Saturday, April 28, 2018
Frank Zappa - 1986  "Jazz From Hell"
All compositions were executed by Frank Zappa on the Synclavier DMS with the exception of "St. Etienne", a guitar solo excerpted from a live performance Zappa gave of "Drowning Witch" during a concert in Saint-Étienne, France, on his 1982 tour.
"While You Were Art II" is a Synclavier performance based on a transcription of Zappa's improvised guitar solo on the track "While You Were Out" from the album Shut Up 'n Play Yer Guitar (1981). The unreleased original Synclavier performance was done using only the unit's FM synthesis, while the recording found here was Zappa's "deluxe" arrangement featuring newer samples and timbres.
"Night School" was possibly named for a late-night show that Zappa pitched to ABC; the network did not pick it up. A music video was made for the song.
"G-Spot Tornado", assumed by Zappa to be impossible to play by humans, would be performed by Ensemble Modern on the concert recording The Yellow Shark (1993).
Zappa won a 1988 Grammy Award for Best Rock Instrumental Performance for this album.
Though Jazz from Hell is an entirely instrumental album, there is an unconfirmed report that the Fred Meyer chain of stores sold it in their Music Market department featuring an RIAA Parental Advisory sticker. This could have been the result of Zappa's feud with the Parents Music Resource Center (which had also inspired the 1985 Frank Zappa Meets the Mothers of Prevention), an objection to the use of the word "hell" in the album title, or in reference to the track "G-Spot Tornado", describing the erogenous zone in human anatomy commonly known as the G-Spot.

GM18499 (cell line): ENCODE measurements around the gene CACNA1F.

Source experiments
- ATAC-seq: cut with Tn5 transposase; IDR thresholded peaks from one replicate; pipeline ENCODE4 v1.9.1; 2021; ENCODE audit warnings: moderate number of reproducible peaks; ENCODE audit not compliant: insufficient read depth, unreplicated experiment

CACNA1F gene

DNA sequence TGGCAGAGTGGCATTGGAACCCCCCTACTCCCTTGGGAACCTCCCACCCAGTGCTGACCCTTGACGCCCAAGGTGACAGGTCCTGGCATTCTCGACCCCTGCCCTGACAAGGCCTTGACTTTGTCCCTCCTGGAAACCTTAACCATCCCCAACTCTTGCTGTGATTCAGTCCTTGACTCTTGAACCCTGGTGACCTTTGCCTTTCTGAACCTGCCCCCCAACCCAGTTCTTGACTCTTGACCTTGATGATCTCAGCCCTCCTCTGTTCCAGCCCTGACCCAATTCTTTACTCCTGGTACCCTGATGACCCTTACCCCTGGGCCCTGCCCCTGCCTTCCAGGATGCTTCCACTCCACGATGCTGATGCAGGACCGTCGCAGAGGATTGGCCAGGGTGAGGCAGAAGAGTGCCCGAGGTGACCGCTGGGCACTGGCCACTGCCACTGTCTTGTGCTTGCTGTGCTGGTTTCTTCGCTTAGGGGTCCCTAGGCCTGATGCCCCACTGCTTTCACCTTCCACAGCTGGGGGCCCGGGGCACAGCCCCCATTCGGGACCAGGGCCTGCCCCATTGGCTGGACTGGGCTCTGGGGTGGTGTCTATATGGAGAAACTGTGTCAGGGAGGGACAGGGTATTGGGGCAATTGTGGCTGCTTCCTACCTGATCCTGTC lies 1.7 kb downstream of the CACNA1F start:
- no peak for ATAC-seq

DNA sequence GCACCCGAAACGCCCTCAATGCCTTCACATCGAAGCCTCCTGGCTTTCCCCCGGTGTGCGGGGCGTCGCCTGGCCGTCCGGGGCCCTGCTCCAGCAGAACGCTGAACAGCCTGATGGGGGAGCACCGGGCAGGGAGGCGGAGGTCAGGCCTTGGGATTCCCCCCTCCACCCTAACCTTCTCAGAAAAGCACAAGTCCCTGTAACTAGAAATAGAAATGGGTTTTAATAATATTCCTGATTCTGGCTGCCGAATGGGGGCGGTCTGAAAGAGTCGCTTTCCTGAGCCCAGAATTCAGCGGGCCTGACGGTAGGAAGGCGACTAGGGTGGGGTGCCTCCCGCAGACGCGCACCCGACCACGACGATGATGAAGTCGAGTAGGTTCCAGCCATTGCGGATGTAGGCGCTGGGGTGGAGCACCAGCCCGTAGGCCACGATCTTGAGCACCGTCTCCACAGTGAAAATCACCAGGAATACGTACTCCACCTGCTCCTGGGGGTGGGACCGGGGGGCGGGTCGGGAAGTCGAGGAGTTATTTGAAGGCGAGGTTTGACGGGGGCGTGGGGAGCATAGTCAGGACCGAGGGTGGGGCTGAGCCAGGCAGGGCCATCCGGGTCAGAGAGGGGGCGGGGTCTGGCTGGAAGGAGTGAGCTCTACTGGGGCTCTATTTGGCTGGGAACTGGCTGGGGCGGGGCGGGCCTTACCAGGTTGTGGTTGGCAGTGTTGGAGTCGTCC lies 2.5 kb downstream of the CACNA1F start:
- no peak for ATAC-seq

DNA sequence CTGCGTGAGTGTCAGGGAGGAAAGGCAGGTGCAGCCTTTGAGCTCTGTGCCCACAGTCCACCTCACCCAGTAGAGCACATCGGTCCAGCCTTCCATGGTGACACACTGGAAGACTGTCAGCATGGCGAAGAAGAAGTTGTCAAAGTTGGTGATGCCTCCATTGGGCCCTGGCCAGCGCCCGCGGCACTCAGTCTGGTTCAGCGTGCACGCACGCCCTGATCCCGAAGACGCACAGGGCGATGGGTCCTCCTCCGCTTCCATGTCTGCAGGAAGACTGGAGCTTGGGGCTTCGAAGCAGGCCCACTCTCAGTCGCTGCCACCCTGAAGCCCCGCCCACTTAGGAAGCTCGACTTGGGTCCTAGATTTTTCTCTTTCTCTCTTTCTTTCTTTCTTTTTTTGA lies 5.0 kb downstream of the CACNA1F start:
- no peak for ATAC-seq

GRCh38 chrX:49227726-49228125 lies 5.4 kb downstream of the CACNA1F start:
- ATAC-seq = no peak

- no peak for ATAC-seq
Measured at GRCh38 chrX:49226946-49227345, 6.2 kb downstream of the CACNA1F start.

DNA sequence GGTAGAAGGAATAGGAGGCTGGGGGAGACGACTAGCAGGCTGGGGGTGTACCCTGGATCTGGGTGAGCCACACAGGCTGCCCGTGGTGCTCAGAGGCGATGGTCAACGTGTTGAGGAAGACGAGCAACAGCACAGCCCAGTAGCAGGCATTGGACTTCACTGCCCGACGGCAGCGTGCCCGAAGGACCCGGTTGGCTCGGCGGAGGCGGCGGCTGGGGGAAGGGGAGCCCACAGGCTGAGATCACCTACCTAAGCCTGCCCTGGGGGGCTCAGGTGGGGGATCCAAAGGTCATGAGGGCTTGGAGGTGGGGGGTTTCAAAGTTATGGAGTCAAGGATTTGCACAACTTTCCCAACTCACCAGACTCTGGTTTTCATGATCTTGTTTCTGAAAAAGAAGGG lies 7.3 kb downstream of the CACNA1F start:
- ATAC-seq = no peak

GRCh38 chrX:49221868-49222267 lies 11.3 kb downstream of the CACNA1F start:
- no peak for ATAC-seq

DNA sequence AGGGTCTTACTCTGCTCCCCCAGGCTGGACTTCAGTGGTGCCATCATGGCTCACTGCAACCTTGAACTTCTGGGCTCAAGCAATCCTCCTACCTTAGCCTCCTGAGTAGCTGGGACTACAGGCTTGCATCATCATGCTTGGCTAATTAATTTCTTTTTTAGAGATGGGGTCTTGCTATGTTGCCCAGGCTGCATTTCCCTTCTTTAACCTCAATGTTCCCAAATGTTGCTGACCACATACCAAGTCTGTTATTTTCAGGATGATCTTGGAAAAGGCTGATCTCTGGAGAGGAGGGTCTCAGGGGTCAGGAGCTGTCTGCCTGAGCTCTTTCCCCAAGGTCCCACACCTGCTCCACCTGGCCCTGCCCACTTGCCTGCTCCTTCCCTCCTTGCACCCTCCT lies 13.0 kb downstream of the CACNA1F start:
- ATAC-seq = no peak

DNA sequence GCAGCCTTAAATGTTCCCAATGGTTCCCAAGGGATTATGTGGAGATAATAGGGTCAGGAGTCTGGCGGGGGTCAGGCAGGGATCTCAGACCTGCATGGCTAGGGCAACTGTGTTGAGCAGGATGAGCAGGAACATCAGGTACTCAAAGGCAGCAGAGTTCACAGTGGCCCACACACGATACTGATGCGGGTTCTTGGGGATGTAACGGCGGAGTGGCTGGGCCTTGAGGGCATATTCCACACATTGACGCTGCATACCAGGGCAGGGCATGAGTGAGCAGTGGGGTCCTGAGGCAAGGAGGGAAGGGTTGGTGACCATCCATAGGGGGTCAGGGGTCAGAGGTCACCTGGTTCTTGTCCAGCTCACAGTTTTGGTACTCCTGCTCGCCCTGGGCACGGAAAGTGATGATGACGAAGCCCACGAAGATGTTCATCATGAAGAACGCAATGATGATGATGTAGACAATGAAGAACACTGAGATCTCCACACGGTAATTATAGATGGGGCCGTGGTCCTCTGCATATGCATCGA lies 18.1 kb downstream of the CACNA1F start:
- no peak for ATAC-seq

While Frank Zappa had ostensibly been "on his own" since the dissolution of the Mothers of Invention in 1969, never before had he used the term "solo artist" as literally as he does on the Grammy Award winning (in the "Best Rock Instrumental Performance by an orchestra, group or soloist" category) Jazz from Hell (1986). After two decades of depending on the skills, virtuosity, and temperament of other musicians, Zappa all but abandoned the human element in favor of the flexibility of what he could produce with his Synclavier Digital Music System. With the exception of the stunning closer "St. Etienne" -- which is a guitar solo taken from a live performance of "Drowning Witch" at the Palais des Sports in St. Etienne, France on May 28, 1982 -- the remaining seven selections were composed, created, and executed by Zappa with help from his concurrent computer assistant Bob Rice and recording engineer Bob Stone. Far from being simply a synthesizer, the Synclavier combined the ability to sample and manipulate sounds before assigning them to the various notes on a piano-type keyboard. At the time of its release, many enthusiasts considered it a slick, emotionless effort. In retrospect, their conclusions seem to have been a gut reaction to the methodology, rather than the music itself. In fact, evidence to the contrary is apparent as it brims throughout the optimistic bounding melody and tricky time-signatures of "Night School." All the more affective is the frenetic sonic trajectory coursing through "G-Spot Tornado." Incidentally, Zappa would revisit the latter -- during one of his final projects -- when the Ensemble Modern worked up Ali N. Askin's arrangement for the Yellow Shark (1993). Another cut with a bit of history to it is "While You Were Art II," which is Zappa's Synclavier-rendered version of the Shut Up 'N Play Yer Guitar (1982) entry "While You Were Out." Speaking of guitar solos, as mentioned briefly above, "St. Etienne" is the only song on Jazz from Hell to feature a band and is a treat specifically for listeners craving a sampling of Zappa's inimitable fretwork. The six-plus minute instrumental also boats support from Steve Vai (rhythm guitar), Ray White (rhythm guitar), Tommy Mars (keyboards), Bobby Martin (keyboards), Ed Mann (percussion), as well as the prominent rhythm section of Scott Thunes (bass) and Chad Wackerman (drums). Zappa-philes should similarly note that excellent (albeit) amateur-shot footage of the number was included by Zappa on the companion Video from Hell (1987) home video.